10th-13th June 1941

After working out a cover story involving the three of them going on a day trip to Cahors to visit the cinema there, only to be caught out by nightfall and unable to return home due to the curfew, the SOE agents returned to town on the morning of the 10th and spent the next few days working on patching up their cover. Fortunately, due to Patricia having already charmed local gendarme Henri Jourdan, she was able to mostly deflect the authorities’ attention.

The next substantial incident highlights the divisions within the partisan cell. Leon Ferrand, the de facto second in command of the cell, called for a meeting to discuss how best to use the supplies from the airdrop. The meeting eventually took place in the cider cellar at the Toulons’ orchard. Present were Albert Toulon and his son Pierre, Leon Ferrand, cell leader Jacques Martin and his wife Helena Martin, Giscard Bressan (the partisans’ main contact with the black market), and SOE agents Belson, Douglas, and Emile.

Ferrand proposed that the partisans immediately produce explosives and use them to bring down the Decharette copper mine, reasoning that as the primary facility of interest to the Germans they would lose interest in the town if it were destroyed – the meagre copper it produced would make the expense of excavating the mine if it caved in scarcely worth it, but at the same time was still supplying the German war effort, and since “seismic activity” had already been reported it should be trivially easy to make it look like an earthquake.

Emile and Douglas both had objections to this logic. For Emile’s part, he realised that what Ferrand was proposing in terms of disguising the use of explosives was simply not going to be possible – a plan which would only seem viable to someone without much demolition experience. (For one thing, experienced miners would recognise the smell of explosives in the wake of the blast.) Douglas raised the more basic objection that such an act of sabotage would be more likely to bring down additional German attention on the town, rather than convincing them to go away – and even if the explosion could be contrived at a time when no miner would be endangered, suspicion would surely fall on Louis Valoir and other friends of the partisans working at the mine. Douglas and Emile were also presumably mindful of SOE’s plans for the ANTIQUARIAN network as a safe harbour to drop agents and material.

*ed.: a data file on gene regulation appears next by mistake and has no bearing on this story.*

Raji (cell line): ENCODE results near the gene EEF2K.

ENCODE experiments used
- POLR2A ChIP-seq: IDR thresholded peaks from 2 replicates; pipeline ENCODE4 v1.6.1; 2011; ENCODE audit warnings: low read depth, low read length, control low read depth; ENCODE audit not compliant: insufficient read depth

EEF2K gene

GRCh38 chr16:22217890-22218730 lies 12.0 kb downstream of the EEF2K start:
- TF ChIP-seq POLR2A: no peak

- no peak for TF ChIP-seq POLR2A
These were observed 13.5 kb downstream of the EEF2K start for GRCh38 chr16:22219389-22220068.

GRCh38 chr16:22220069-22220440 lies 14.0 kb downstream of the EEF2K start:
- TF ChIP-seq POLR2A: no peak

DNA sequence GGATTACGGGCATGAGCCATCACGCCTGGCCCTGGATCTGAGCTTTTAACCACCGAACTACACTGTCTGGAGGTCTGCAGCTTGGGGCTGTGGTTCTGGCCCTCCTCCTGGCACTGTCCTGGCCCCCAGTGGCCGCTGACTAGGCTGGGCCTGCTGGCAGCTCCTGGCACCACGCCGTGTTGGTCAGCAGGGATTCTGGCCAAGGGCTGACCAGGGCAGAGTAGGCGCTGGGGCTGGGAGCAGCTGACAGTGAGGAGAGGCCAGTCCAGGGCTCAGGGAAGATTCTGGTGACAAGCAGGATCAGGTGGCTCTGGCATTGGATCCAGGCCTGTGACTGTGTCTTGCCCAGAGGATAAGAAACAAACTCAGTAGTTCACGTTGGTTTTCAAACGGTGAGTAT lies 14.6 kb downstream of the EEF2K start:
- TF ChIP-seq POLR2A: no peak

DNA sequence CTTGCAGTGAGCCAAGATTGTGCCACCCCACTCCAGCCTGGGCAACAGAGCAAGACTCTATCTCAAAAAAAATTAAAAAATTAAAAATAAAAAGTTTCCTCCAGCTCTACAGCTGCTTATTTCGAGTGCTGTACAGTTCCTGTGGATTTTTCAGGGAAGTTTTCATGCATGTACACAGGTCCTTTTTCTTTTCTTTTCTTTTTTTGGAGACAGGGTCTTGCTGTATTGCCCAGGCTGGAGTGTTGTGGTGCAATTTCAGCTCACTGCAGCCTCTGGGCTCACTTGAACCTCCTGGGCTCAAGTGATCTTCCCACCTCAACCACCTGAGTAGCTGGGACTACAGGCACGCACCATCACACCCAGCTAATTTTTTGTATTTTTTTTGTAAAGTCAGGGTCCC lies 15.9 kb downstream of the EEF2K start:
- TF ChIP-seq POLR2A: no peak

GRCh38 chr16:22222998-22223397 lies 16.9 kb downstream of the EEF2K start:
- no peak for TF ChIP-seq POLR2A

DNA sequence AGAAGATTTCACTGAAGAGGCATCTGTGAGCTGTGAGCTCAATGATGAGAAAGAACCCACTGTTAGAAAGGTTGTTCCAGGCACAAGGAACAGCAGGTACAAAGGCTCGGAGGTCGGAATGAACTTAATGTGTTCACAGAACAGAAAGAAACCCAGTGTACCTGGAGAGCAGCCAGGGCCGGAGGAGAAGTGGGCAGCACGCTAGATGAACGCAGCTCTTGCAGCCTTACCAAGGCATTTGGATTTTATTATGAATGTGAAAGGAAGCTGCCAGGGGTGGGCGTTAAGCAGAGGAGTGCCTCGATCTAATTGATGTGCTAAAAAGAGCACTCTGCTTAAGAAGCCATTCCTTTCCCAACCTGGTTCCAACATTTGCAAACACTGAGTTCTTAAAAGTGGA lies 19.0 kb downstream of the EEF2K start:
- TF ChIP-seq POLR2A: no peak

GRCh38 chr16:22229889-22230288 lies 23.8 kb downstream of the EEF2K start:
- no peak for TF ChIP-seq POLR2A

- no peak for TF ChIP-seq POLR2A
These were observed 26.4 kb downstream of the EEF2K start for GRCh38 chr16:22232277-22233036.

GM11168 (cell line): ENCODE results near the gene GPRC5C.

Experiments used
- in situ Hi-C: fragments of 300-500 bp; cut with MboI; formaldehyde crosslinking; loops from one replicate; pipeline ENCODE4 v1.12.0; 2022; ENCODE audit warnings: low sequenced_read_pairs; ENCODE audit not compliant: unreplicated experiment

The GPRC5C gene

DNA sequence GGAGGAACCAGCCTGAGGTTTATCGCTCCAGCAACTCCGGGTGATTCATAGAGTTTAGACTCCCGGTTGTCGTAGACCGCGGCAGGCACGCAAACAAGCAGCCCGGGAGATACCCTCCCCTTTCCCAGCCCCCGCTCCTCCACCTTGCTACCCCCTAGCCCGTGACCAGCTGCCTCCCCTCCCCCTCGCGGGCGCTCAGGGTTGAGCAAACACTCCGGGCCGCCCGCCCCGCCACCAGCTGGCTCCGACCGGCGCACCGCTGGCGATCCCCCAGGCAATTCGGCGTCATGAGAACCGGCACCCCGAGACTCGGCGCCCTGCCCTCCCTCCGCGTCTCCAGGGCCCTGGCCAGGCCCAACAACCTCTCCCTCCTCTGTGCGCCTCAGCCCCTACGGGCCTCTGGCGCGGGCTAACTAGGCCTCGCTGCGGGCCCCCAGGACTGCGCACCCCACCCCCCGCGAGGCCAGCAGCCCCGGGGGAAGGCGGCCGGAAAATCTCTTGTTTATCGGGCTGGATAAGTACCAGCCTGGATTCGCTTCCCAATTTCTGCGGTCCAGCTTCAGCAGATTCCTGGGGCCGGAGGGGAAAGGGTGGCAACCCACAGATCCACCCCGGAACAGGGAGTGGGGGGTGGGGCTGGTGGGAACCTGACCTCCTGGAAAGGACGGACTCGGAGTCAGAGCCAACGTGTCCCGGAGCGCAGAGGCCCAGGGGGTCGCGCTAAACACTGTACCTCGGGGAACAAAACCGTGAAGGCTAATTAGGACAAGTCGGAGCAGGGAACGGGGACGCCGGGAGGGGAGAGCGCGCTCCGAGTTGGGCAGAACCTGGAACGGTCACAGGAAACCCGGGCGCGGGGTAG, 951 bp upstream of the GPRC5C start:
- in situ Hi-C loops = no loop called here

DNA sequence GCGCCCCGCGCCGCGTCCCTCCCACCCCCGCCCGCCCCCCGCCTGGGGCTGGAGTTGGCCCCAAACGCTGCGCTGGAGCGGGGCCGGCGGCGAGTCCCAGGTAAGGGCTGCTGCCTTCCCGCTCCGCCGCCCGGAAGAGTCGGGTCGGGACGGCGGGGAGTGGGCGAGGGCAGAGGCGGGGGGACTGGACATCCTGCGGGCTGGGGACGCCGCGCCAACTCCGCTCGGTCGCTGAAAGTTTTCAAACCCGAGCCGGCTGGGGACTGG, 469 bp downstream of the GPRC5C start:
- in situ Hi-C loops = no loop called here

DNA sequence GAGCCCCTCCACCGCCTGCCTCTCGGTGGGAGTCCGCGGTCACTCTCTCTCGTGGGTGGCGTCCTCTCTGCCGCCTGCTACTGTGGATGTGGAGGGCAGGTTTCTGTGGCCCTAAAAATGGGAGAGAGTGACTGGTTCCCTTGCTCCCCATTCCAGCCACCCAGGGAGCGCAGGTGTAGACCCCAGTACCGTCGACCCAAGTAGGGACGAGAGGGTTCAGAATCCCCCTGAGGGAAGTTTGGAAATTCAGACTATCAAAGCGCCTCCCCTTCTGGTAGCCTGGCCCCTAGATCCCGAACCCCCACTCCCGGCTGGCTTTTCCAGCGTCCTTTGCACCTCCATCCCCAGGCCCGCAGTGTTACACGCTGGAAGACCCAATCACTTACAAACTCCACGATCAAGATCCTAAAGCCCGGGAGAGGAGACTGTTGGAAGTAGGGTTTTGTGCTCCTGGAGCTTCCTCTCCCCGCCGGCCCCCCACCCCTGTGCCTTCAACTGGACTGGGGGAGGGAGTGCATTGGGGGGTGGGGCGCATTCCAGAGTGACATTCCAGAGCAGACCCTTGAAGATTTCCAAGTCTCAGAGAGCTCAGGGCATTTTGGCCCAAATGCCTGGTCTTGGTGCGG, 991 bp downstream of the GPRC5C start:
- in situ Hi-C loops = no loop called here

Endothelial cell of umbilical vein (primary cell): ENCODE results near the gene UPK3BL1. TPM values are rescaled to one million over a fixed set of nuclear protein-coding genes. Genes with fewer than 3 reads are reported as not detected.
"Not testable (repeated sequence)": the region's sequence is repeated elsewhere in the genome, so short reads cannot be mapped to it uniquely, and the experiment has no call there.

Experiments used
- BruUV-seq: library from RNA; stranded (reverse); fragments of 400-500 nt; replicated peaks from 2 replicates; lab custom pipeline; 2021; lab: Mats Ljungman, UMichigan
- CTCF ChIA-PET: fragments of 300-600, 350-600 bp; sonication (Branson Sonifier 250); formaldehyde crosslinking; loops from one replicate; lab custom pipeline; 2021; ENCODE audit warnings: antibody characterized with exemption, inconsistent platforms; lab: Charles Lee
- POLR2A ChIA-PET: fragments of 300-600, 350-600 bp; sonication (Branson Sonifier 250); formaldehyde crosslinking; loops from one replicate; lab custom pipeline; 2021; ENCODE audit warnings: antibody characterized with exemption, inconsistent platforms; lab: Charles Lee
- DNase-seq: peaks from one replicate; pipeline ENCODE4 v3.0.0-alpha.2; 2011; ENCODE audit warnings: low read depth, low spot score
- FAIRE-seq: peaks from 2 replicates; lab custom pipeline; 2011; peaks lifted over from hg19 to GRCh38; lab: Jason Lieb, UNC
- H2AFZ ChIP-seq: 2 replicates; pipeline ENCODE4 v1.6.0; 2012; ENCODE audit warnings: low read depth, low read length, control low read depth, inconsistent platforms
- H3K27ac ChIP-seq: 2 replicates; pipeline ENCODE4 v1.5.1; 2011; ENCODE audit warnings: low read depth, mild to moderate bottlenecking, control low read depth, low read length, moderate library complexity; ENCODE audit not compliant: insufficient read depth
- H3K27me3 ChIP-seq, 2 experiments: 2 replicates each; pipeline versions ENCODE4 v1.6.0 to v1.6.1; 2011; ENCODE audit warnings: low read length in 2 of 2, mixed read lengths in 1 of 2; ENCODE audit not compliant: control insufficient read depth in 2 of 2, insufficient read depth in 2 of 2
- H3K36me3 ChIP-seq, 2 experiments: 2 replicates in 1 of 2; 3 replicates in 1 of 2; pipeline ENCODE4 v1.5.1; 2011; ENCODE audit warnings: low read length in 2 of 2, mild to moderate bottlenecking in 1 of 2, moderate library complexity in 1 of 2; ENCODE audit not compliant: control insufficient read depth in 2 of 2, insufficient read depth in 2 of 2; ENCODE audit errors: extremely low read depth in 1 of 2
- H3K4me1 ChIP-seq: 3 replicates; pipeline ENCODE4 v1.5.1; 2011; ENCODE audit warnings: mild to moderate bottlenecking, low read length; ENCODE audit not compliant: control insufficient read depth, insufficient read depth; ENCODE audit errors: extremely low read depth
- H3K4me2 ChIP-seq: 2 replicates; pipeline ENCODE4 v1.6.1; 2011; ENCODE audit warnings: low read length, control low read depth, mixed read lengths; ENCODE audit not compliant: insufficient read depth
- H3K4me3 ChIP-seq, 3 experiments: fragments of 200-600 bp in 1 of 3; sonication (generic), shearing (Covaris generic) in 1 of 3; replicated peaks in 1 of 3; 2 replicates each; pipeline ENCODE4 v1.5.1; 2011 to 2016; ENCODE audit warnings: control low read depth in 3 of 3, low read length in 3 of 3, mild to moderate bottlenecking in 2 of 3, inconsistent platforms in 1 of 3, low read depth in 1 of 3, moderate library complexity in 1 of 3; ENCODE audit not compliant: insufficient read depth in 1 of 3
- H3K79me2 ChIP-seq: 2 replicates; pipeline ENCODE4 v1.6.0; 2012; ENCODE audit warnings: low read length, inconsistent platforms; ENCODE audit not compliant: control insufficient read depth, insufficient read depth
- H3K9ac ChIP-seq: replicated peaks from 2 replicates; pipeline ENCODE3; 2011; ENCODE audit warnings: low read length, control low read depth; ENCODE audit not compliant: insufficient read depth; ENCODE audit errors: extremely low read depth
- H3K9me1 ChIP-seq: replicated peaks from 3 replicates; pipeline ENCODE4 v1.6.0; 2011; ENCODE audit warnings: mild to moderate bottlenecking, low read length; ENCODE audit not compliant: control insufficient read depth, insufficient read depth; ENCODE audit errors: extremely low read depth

Jacques Martin tended to agree. Whilst he supported the idea of setting up an explosives lab (indeed, the Martins would offer one of their sheds to contain it), he had envisioned using the partisans’ contacts to distribute explosives to other partisan cells – so their handiwork could be used against higher-priority targets across France. Helena agreed with Martin, perhaps swayed by the idea that attacking the mine could hurt her brother Louis. Pierre Toulon strongly agreed with Ferrand – the pair tended to see eye to eye on most issues, having been firm friends at university in Paris – but Pierre’s father Albert counselled caution. Giscard, for his part, didn’t contribute to the argument either way, perhaps seeing more profit in appearing neutral. With a clear majority of the cell siding against him, Leon reluctantly agreed that the explosives were not to be used against the mine, for the sake of keeping order within the cell.